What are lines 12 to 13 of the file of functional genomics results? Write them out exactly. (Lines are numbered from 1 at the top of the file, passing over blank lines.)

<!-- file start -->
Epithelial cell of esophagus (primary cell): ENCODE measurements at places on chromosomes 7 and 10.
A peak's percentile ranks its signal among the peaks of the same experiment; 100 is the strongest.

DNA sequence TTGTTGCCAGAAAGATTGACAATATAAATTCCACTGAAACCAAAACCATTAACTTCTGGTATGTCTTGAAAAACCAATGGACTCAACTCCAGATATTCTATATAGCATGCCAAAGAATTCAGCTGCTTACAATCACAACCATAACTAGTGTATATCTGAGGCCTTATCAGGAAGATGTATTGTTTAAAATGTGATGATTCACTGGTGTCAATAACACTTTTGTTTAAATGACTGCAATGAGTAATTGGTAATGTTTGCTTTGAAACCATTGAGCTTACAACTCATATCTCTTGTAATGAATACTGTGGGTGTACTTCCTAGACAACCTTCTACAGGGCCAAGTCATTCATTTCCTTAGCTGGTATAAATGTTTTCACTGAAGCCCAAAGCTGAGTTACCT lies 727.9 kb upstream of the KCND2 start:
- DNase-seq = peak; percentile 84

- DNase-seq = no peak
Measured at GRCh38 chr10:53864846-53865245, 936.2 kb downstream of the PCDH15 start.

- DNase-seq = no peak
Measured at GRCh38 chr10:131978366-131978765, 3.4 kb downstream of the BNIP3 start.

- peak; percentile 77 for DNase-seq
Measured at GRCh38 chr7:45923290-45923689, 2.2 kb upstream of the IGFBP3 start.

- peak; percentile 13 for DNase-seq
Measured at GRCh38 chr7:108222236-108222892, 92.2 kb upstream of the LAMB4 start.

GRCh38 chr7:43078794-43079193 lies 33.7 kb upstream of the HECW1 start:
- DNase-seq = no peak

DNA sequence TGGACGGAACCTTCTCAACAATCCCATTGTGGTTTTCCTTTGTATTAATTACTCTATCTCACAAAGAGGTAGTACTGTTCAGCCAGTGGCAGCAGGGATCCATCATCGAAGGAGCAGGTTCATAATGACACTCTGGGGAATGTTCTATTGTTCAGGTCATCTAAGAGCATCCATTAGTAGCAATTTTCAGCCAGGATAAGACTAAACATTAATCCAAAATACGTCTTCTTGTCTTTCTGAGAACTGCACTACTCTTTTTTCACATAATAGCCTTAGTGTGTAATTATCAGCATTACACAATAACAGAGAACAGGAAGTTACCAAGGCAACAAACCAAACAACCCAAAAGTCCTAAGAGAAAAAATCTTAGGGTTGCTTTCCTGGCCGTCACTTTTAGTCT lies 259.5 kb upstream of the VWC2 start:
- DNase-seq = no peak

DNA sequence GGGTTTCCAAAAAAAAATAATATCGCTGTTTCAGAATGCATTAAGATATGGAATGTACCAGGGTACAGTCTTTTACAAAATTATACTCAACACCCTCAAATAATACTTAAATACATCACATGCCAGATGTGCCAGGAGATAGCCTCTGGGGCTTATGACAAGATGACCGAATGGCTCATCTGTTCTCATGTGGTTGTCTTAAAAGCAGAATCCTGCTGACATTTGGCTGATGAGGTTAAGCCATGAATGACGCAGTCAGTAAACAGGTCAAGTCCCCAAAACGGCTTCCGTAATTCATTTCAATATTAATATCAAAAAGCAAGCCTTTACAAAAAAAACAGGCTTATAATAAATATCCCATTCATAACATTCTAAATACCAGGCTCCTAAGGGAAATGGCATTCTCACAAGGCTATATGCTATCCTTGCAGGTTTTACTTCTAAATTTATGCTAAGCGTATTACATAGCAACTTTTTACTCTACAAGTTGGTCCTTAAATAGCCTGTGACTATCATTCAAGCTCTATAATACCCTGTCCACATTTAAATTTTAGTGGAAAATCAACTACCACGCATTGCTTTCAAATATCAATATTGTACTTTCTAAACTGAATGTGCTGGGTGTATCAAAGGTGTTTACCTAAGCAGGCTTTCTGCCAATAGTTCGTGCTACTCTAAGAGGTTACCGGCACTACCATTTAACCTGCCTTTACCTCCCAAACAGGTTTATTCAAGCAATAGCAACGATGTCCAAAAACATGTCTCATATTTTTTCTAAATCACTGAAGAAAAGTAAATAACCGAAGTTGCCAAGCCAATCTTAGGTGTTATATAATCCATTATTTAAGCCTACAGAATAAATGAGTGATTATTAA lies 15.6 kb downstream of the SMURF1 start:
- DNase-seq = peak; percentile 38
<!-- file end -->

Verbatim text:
Measured at GRCh38 chr7:108222236-108222892, 92.2 kb upstream of the LAMB4 start.

GRCh38 chr7:43078794-43079193 lies 33.7 kb upstream of the HECW1 start: